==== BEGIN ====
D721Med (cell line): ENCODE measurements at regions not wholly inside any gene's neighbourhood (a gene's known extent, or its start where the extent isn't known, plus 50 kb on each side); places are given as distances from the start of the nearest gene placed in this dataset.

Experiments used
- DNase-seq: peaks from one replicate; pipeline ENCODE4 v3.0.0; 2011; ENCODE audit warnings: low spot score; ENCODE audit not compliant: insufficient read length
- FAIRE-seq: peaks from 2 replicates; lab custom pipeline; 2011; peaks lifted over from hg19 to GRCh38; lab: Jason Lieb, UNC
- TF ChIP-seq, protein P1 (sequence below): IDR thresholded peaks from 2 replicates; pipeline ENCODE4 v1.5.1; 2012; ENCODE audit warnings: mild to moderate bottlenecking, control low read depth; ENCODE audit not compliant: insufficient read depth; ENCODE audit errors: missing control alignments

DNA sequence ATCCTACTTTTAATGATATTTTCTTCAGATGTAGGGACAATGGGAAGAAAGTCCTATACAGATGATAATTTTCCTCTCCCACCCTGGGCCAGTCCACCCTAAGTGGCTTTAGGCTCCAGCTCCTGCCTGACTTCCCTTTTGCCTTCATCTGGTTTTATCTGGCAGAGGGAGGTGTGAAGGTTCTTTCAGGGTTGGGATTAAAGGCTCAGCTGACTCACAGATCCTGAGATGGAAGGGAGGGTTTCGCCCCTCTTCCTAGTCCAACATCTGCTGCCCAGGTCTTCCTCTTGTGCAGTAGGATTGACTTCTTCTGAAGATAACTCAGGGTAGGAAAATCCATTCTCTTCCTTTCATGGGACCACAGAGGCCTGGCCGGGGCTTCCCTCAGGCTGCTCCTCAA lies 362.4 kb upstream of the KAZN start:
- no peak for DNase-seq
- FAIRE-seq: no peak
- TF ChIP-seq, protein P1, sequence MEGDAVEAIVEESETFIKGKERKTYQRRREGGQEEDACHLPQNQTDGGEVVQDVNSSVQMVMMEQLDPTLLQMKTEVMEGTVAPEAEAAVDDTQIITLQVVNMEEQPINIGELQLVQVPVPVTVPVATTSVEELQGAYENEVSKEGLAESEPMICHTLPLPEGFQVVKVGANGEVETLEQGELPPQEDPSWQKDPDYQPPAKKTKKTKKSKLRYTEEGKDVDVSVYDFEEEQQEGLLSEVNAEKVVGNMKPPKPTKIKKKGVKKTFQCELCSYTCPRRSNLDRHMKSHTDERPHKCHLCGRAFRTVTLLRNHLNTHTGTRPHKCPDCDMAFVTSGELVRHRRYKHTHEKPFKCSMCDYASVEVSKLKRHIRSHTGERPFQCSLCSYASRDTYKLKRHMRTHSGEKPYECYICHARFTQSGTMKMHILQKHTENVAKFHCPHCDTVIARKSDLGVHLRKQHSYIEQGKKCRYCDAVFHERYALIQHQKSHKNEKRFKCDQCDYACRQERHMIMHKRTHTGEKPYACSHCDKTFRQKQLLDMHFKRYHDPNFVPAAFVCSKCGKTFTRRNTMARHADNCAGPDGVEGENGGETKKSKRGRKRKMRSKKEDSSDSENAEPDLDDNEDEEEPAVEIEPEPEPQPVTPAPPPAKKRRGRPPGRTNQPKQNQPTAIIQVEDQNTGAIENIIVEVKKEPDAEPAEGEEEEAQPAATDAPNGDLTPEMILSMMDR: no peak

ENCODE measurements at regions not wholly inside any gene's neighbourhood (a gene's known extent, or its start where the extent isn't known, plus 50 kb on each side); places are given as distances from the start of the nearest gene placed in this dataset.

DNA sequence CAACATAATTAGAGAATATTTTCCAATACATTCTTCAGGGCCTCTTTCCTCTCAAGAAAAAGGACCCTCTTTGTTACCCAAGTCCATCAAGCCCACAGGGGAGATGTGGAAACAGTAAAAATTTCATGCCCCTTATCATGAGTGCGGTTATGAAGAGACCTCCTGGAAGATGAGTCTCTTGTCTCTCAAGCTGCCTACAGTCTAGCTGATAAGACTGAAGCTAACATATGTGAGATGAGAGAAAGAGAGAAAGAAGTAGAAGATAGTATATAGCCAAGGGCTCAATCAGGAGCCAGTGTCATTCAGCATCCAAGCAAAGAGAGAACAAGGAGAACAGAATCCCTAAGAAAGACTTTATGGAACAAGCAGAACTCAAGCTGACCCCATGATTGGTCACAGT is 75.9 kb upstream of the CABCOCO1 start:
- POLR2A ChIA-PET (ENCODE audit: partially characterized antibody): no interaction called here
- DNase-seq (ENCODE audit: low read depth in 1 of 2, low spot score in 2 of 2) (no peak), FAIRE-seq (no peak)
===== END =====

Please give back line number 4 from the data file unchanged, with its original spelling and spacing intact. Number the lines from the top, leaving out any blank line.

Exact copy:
- FAIRE-seq: peaks from 2 replicates; lab custom pipeline; 2011; peaks lifted over from hg19 to GRCh38; lab: Jason Lieb, UNC